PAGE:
What is Mimouna? Since at least as far back as the mid-18th century CE, the Jews of the North African diaspora have had a tradition of holding a special feast the day after the end of Unleavened Bread to celebrate freedom and a return to eating leavened foods. Though a recent tradition, some ancient traditions are incorporated.
The food definitions of Torah are not presented in tandem with any explanations, i.e. why certain animals are not food for followers of Hashem. While it should be enough to simply obey "because G-d said so," many of our Sages have offered insight into why these definitions are as they are.
The purpose for and practice of the sacrificial system has been explained in a number of ways. The Yemenite insight on this is explored herein using both Rambam and 14th-century sources central to Nusach Teiman.
The concept of "the one whole Torah of Moshe Rabbeinu" including both the Written and the Oral is central to rabbinic Judaism, but has often come under fire as not being legitimate and/or binding - whether by the Sadduceeic sect of late antiquity or by modern critics (including neo-Karaite, Islamic, and Christian voices). The etiology and legitimacy is herein examined through insights from the Sages.
The 13 Attributes of Mercy is the heart of Hashem's response to the Golden Calf debacle. It is alluded to many times in the Tanakh and is central to the selichot prayers which we recite on the fast days of the Jewish calendar.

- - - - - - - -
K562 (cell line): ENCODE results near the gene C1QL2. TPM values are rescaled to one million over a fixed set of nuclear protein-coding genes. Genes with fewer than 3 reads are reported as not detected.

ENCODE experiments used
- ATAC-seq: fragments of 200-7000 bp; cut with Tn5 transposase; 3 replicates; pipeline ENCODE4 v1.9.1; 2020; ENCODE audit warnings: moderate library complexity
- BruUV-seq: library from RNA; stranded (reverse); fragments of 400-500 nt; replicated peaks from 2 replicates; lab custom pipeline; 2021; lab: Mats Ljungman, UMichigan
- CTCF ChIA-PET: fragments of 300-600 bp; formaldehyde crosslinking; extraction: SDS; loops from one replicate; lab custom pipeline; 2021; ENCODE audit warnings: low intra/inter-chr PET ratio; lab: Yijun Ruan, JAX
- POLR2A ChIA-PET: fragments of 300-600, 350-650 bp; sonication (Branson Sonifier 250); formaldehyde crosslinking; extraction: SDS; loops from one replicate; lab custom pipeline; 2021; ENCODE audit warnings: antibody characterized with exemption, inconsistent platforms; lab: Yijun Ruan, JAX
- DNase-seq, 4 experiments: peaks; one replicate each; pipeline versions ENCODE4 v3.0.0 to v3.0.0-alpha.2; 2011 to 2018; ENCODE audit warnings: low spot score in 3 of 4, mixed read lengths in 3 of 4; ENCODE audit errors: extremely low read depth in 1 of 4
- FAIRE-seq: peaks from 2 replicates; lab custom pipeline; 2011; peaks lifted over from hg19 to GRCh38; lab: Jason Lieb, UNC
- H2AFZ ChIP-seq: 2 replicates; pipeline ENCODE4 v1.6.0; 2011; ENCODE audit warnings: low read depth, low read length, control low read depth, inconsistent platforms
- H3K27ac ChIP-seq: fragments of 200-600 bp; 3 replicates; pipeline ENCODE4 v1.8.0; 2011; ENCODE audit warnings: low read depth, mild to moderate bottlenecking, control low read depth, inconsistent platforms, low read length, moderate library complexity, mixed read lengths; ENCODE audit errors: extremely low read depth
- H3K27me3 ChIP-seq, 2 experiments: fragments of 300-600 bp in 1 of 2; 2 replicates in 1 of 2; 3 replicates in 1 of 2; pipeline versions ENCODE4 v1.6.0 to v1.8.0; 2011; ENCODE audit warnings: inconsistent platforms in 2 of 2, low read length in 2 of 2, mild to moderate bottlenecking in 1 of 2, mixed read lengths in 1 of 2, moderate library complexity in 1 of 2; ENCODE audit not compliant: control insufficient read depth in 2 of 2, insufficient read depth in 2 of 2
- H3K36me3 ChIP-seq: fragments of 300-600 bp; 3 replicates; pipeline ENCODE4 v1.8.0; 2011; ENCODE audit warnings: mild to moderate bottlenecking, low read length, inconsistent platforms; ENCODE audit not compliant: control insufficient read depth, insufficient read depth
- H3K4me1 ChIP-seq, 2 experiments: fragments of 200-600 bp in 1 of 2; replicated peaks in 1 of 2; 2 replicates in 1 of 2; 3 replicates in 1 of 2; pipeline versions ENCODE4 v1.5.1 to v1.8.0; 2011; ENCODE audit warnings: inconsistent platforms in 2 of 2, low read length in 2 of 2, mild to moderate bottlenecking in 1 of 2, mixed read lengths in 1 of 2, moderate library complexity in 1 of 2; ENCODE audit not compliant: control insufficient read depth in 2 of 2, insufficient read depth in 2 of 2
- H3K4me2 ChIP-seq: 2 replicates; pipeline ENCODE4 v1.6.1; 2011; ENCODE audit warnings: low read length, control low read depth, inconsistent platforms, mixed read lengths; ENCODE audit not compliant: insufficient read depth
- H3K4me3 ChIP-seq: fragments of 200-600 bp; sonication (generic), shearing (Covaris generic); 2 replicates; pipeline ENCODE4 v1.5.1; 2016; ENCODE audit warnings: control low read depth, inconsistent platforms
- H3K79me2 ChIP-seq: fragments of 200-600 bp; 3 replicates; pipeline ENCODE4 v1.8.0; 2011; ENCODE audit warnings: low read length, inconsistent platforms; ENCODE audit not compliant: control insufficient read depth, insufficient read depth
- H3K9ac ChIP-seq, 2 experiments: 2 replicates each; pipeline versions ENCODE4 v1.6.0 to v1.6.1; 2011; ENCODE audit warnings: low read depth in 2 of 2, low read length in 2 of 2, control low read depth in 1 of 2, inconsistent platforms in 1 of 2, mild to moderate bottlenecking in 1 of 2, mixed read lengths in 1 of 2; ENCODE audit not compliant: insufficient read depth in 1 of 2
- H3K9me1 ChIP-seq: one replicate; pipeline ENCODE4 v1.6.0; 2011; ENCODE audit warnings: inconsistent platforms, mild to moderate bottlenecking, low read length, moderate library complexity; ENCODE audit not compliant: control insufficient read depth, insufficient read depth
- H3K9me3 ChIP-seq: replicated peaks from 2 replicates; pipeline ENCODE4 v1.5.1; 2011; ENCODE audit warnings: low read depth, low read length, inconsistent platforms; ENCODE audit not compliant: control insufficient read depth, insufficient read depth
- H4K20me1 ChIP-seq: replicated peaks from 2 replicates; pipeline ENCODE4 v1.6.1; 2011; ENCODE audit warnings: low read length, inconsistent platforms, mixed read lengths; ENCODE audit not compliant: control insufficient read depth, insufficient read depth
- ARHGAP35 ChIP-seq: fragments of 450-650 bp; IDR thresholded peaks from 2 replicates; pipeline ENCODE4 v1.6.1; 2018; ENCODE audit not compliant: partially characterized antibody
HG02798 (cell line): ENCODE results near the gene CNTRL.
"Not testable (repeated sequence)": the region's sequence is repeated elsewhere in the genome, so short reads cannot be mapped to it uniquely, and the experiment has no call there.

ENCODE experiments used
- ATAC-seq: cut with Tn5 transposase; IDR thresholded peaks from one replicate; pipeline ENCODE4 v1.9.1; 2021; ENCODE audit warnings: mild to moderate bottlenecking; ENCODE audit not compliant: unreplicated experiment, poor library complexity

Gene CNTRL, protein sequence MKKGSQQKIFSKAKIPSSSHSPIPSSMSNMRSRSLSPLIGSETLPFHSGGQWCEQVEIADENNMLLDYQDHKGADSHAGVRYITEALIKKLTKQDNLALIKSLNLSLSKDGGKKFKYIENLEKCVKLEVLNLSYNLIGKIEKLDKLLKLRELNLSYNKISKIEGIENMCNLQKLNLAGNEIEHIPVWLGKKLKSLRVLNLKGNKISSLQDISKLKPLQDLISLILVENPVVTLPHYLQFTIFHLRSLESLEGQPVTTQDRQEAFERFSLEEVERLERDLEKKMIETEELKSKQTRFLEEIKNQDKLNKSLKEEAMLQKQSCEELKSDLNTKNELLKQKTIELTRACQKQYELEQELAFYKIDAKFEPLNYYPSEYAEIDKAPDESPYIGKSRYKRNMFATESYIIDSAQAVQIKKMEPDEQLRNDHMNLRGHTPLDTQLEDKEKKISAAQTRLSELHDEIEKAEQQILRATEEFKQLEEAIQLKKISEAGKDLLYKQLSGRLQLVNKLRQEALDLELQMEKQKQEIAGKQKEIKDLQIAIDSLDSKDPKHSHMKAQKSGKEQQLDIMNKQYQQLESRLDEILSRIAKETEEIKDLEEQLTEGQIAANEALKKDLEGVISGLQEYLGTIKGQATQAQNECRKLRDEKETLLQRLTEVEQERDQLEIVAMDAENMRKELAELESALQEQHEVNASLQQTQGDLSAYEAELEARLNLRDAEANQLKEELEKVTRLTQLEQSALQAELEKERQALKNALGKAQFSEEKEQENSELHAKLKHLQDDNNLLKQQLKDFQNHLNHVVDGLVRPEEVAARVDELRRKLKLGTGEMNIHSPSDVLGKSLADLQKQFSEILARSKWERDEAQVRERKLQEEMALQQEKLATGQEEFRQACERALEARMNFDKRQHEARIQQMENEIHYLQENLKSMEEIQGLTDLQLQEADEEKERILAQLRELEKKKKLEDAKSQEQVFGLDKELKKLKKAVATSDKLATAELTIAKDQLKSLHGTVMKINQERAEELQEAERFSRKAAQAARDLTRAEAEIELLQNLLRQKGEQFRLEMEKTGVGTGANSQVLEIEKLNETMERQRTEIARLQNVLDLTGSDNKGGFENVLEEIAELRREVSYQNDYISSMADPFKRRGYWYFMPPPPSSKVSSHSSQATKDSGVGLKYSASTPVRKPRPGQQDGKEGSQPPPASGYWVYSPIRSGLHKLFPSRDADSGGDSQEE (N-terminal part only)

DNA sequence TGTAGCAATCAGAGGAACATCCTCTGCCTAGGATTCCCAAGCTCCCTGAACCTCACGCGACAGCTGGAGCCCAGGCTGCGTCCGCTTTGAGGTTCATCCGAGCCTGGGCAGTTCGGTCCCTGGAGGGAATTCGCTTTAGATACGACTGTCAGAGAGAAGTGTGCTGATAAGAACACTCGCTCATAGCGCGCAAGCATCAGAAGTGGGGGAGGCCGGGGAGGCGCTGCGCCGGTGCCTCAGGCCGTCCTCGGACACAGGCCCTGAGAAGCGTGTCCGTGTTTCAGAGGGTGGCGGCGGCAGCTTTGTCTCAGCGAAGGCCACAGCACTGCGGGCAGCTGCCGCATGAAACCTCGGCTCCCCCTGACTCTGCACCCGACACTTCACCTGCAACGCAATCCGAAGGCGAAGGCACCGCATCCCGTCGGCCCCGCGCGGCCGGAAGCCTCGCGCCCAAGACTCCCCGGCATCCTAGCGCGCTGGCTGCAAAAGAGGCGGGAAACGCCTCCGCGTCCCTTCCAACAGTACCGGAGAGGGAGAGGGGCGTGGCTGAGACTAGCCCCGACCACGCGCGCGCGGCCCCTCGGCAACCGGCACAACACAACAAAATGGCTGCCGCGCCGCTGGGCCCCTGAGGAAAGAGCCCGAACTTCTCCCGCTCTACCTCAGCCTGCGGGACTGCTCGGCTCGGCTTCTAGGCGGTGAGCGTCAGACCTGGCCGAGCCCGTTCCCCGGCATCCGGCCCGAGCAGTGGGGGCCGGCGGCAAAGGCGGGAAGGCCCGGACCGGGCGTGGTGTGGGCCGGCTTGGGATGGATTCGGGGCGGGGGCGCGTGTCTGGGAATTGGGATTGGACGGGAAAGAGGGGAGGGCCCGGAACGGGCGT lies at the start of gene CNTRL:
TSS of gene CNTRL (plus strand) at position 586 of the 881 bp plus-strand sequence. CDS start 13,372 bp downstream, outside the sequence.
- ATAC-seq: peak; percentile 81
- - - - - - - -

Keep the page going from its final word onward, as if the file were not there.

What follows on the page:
Zayin Adar, or Shevat Adar, is the generally-accepted date for the birth and death of Moshe Rabbeinu. Traditionally marked by fasting and special additional prayers, this is more a day to celebrate Moshe's life than to mourn his passing.
Sage Insights with regard to the garments prescribed for the Levitical priesthood in this week's parashah, as well as some orthographical observations respecting the sofrut practices associated with the parashah.
Parashat Mishpatim presents a number of legal statutes, including those which require capital punishment. Herein we focus on those, including discussion of both the scribal layout of the passage and the Sage insights into its exegesis.
Nestled in the center of Parashat B'shalach, we encounter the song sung by the Israelites upon their deliverance from Egyptian captivity. The Song of the Sea is the first specially-formatted song of the Torah. Herein, we examine the structure, the layout, and the meaning "block by block."
Given the centrality of the free will concept to Judaism, the question arises in light of the English translations of Shemot (Exodus) re: how Hashem could "harden Pharaoh's heart" without violating his free will. This study addresses that question.